Today was my first full day at the Kentucky Horse Park (Lexington) in preparation for the USHJA National Pony Derby Championships, USEF Pony Finals and the USEF Pony Medal Finals. The night before we trailered here I logged into a USEF Zoom meeting for all trainers, parents and exhibitors. Here were my key takeaways from that meeting:
- You (as in every single person) will be expected to wear a mask at ALL times. Mounted riders are the only exception.
- Absolutely no crowding or gathering anywhere. Which means you can’t hang out with friends around the barn or rings.
- Golf carts are permitted but may only be occupied by the number of seats. So if your cart has four seats then only four people may sit. People are not allowed to hang off the sides.
- No spectators.
- When you go to the ring for your trip, your trainer will go to the ring with you. You’re allowed a groom and one parent. (Sorry Mom, you’ll count for two of those.)
- The entire USEF Pony Finals will be available via live feed online for free.
- The pony hunters have been moved to the Rolex Arena.
- They really know how important this event is for all the pony riders, and they really want to make it happen while taking every precaution.
So, if you have it in your mind to wear a mask at all times and be prepared to leave the Kentucky Horse Park if you want to mingle with barnmates, then I think you will have a good experience.
Pro tip: Bring several masks because as the day goes on they get sweaty and dirty.
I called a show number and wound up on the phone with Hugh Kincannon, the USEF Pony Finals show manager. At the time I wished I had prepared my stabling question more eloquently, but once he answered the question we ended up talking about the heart of Pony Finals. It sounds like a very complicated event to organize and manage this year, but he spoke about how much it means to the kids who have worked towards this goal for a very long time, and he said he really wanted to make it happen for them.
I was struck by the fact that he really got why I love going. He said he remembered growing up and looking forward to a special horse show, and he said he knows there are kids who only go to two or three shows a year, and USEF Pony Finals is so special to them.
After 15 hours of trailering, I arrived at the Kentucky Horse Park and noticed some of the show management changes immediately. The first thing was all the signs. They are outside of barns, restrooms, rings, vendor tents, concessions, etc. They really are everywhere. There are also stations with ropes set up to move people carefully through food areas and checking in at the show office while maintaining 6’ distancing. Even many of seats are roped off and closed in the stands of the Rolex Arena.
I spent the day preparing to show in the Kentucky Summer Classic, which is an A horse show that hosts the USHJA Pony Derby Championships and is held before USEF Pony Finals begins. For me, it’s a great way to get my pony back into show mode. I’m not the only one thinking this way. There are 60 other large regulars in my division! Throughout the day I saw everyone wearing their masks and keeping them on. Horse show staff members were driving around in golf carts to prompt people to disperse in case they forgot not to gather. I thought I might hear grumbling or complaining about the masks, but I didn’t. I did hear a woman on a horse in the schooling area say loudly, “Oh great, the ponies have arrived,” but that didn’t bother me. In just a few days the Kentucky Horse Park will be pony land again, and the ponies will have priority in that schooling ring.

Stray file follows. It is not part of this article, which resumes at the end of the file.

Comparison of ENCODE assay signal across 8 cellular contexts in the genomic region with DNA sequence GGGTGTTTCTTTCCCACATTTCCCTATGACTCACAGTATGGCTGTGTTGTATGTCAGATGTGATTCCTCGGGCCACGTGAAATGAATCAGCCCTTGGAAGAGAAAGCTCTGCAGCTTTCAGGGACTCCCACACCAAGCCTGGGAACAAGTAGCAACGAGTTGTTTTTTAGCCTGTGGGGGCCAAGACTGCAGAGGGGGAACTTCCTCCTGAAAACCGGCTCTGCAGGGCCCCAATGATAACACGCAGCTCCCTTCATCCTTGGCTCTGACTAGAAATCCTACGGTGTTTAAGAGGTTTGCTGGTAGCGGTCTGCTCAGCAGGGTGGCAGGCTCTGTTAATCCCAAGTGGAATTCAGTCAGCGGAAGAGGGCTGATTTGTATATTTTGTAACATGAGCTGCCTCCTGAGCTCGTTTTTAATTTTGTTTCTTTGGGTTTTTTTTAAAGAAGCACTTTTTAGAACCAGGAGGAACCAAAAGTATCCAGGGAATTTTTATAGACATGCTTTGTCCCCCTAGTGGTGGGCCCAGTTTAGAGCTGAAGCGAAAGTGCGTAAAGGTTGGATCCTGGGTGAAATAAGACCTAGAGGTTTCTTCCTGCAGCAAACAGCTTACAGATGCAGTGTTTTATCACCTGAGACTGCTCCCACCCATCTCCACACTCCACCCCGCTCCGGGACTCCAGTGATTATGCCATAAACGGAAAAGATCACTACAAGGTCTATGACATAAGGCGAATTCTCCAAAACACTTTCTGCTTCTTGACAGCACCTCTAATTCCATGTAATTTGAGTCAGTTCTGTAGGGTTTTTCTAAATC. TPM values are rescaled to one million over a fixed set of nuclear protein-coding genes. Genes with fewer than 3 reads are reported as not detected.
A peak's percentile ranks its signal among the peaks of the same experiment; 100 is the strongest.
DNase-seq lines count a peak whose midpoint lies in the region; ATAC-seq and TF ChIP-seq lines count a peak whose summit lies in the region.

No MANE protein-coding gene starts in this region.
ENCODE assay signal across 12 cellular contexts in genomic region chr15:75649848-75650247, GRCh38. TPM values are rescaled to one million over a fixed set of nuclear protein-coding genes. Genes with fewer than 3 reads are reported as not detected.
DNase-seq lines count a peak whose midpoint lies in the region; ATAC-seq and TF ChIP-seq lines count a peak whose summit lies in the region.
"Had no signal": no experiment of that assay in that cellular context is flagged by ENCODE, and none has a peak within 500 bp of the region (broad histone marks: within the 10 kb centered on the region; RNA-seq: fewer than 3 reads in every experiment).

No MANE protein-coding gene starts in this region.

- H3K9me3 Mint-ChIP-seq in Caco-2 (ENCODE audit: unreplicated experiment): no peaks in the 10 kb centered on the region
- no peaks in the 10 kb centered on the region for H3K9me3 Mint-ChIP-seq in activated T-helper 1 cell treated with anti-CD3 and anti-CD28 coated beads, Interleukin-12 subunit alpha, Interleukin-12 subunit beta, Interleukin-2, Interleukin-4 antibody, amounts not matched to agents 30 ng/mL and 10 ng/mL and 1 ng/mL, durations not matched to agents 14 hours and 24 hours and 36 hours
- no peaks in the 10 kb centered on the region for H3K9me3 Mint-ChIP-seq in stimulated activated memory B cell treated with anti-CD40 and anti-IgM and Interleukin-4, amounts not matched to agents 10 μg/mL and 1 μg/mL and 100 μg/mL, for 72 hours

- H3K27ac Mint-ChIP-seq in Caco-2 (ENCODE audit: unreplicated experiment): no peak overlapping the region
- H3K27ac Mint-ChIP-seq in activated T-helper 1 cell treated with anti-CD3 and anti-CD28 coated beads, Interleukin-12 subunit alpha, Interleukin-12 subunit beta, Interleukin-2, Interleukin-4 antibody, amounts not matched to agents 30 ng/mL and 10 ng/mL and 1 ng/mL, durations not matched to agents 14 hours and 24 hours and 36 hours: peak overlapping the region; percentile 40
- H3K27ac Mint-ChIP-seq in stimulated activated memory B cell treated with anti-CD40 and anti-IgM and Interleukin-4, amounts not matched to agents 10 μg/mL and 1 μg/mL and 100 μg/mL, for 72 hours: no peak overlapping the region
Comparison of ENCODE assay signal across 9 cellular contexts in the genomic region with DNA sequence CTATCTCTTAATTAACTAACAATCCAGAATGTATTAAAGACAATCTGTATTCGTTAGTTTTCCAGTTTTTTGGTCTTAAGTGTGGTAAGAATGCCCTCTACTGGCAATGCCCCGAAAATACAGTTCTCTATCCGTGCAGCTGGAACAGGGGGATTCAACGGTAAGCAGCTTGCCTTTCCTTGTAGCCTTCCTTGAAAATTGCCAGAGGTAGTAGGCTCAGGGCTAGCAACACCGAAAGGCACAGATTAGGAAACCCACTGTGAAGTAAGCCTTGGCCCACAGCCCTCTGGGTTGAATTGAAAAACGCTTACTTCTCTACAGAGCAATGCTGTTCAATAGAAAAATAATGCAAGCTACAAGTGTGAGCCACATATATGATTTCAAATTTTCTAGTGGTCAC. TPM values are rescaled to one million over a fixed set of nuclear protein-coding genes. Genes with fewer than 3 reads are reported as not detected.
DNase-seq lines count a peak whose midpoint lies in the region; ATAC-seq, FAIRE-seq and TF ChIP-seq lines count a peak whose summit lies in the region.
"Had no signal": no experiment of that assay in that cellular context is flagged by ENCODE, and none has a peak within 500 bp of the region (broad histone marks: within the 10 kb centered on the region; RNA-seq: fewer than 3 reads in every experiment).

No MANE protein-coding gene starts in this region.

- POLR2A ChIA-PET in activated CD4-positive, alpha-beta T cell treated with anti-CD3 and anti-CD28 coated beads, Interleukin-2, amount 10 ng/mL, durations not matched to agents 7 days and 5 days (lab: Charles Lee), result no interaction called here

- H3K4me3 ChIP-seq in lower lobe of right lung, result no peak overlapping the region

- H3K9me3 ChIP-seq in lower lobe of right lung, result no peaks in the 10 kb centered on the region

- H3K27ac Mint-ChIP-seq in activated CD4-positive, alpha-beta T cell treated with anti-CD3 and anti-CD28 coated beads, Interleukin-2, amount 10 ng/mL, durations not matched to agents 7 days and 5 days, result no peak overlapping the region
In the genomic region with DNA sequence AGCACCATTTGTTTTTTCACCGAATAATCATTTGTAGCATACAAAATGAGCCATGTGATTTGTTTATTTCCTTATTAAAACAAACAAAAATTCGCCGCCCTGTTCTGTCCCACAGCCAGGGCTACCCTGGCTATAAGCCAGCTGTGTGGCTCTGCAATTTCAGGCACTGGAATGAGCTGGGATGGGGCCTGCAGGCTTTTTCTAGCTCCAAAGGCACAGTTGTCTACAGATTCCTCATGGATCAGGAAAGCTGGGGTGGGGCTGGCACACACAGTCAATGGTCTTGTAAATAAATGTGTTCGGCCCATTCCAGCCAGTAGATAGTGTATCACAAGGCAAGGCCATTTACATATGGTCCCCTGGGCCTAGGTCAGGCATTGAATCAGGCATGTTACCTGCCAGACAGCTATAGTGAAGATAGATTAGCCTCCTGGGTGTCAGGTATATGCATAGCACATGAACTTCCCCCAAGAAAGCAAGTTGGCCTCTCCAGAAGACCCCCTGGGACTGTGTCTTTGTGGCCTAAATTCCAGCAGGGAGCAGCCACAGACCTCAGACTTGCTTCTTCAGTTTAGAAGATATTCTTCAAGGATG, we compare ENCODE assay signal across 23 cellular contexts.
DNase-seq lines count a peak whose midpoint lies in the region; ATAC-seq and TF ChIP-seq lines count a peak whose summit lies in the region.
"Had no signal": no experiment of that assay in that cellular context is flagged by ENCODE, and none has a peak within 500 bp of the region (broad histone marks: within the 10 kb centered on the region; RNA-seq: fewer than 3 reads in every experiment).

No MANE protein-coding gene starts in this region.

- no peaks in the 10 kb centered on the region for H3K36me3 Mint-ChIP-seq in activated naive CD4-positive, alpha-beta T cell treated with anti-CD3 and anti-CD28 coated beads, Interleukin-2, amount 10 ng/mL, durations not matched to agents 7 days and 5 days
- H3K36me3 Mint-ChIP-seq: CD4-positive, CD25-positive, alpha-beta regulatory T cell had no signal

Overall, the horse park still has its grand feeling. I toured the Rolex Arena with the giant grandstand on one side of the ring and flags lining the fence on the other. Beyond that is a lake with fountains, and in the corner is a massive jumbotron. The thought of showing there is so exciting. In many ways people seem like they are walking around focused on their own business and the task at hand. You don’t see people standing or milling around talking at all. They are there to show.
I went back to the barn this evening for night check. The people who were still there were all wearing masks. I saw a junior rider in her stall with her pony. I said hello and asked her name. It turns out we met over the winter at a show since we both braid our own ponies. Her name is Isabelle Mesiarik. She will be showing in the large greens, and she’s excited. She talked about all the time and work she has put into bringing her pony along. She knew she had the option to reinstate his green year, but she has been dreaming of taking her pony to USEF Pony Finals for a long time, and since she is 17 years old, it’s now or she will never get to go. So there she was; her mom drove her back to the show so she could care for her pony, mask and all.
I think Hugh is right. The Kentucky Horse Park will be full of riders like Isabelle and her pony who have been dreaming of Pony Finals for a long time. I hope he knows that all the staff’s hard work to make this event happen means so much to riders like her.
Ella Doerr, 17, from Avon, North Carolina, is a recipient of the USHJA Youth Leadership Award, the USHJA Youth Sportsmanship Award and the USHJA Foundation Gochman Family Grant. Since she was 7 she’s bought and paid for her ponies with her own earnings while keeping them at home and performing all their care. She’s brought them along from just broke to zone championships and USEF Pony Finals (Kentucky). She’s the brand ambassador for multiple companies and chairs the U.S. Hunter Jumper Association Youth Group. She volunteers for charities and has managed three horse shows to raise funds for terminally ill children.